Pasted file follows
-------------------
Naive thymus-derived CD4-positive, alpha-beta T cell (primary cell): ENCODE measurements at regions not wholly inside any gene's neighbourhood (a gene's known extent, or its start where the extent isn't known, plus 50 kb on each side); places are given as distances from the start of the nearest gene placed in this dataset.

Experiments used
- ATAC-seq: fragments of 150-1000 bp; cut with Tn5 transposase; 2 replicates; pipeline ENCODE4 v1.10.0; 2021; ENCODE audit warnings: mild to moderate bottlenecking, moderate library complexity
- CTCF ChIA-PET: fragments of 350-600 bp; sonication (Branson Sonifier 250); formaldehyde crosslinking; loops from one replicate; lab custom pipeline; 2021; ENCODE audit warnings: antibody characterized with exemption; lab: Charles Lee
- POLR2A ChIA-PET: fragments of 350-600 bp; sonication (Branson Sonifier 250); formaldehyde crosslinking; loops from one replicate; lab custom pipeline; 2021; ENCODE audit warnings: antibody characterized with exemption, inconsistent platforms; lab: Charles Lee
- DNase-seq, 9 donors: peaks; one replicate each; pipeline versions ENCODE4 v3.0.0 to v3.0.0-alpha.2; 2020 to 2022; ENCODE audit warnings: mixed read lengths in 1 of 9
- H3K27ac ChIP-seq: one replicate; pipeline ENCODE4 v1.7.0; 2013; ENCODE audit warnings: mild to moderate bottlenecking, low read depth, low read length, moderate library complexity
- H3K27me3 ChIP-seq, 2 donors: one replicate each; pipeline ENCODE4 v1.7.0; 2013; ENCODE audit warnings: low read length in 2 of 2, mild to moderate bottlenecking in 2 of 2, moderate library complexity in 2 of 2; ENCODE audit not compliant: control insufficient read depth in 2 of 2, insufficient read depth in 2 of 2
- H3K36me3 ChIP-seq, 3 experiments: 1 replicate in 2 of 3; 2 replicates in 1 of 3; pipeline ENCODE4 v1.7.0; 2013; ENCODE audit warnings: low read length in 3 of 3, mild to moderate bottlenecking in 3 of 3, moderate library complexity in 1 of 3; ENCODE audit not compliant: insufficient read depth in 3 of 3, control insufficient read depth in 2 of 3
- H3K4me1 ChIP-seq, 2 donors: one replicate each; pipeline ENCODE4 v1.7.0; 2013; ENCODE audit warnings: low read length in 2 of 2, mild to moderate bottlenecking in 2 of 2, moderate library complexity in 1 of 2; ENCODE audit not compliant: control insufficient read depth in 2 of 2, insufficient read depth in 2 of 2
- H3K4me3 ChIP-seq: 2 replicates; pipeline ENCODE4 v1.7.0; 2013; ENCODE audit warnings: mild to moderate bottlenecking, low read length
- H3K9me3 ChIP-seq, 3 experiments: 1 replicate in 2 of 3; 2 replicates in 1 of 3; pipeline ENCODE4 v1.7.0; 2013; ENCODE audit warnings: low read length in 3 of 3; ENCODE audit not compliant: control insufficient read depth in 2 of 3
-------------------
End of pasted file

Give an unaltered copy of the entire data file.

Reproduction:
Naive thymus-derived CD4-positive, alpha-beta T cell (primary cell): ENCODE measurements at regions not wholly inside any gene's neighbourhood (a gene's known extent, or its start where the extent isn't known, plus 50 kb on each side); places are given as distances from the start of the nearest gene placed in this dataset.

Experiments used
- ATAC-seq: fragments of 150-1000 bp; cut with Tn5 transposase; 2 replicates; pipeline ENCODE4 v1.10.0; 2021; ENCODE audit warnings: mild to moderate bottlenecking, moderate library complexity
- CTCF ChIA-PET: fragments of 350-600 bp; sonication (Branson Sonifier 250); formaldehyde crosslinking; loops from one replicate; lab custom pipeline; 2021; ENCODE audit warnings: antibody characterized with exemption; lab: Charles Lee
- POLR2A ChIA-PET: fragments of 350-600 bp; sonication (Branson Sonifier 250); formaldehyde crosslinking; loops from one replicate; lab custom pipeline; 2021; ENCODE audit warnings: antibody characterized with exemption, inconsistent platforms; lab: Charles Lee
- DNase-seq, 9 donors: peaks; one replicate each; pipeline versions ENCODE4 v3.0.0 to v3.0.0-alpha.2; 2020 to 2022; ENCODE audit warnings: mixed read lengths in 1 of 9
- H3K27ac ChIP-seq: one replicate; pipeline ENCODE4 v1.7.0; 2013; ENCODE audit warnings: mild to moderate bottlenecking, low read depth, low read length, moderate library complexity
- H3K27me3 ChIP-seq, 2 donors: one replicate each; pipeline ENCODE4 v1.7.0; 2013; ENCODE audit warnings: low read length in 2 of 2, mild to moderate bottlenecking in 2 of 2, moderate library complexity in 2 of 2; ENCODE audit not compliant: control insufficient read depth in 2 of 2, insufficient read depth in 2 of 2
- H3K36me3 ChIP-seq, 3 experiments: 1 replicate in 2 of 3; 2 replicates in 1 of 3; pipeline ENCODE4 v1.7.0; 2013; ENCODE audit warnings: low read length in 3 of 3, mild to moderate bottlenecking in 3 of 3, moderate library complexity in 1 of 3; ENCODE audit not compliant: insufficient read depth in 3 of 3, control insufficient read depth in 2 of 3
- H3K4me1 ChIP-seq, 2 donors: one replicate each; pipeline ENCODE4 v1.7.0; 2013; ENCODE audit warnings: low read length in 2 of 2, mild to moderate bottlenecking in 2 of 2, moderate library complexity in 1 of 2; ENCODE audit not compliant: control insufficient read depth in 2 of 2, insufficient read depth in 2 of 2
- H3K4me3 ChIP-seq: 2 replicates; pipeline ENCODE4 v1.7.0; 2013; ENCODE audit warnings: mild to moderate bottlenecking, low read length
- H3K9me3 ChIP-seq, 3 experiments: 1 replicate in 2 of 3; 2 replicates in 1 of 3; pipeline ENCODE4 v1.7.0; 2013; ENCODE audit warnings: low read length in 3 of 3; ENCODE audit not compliant: control insufficient read depth in 2 of 3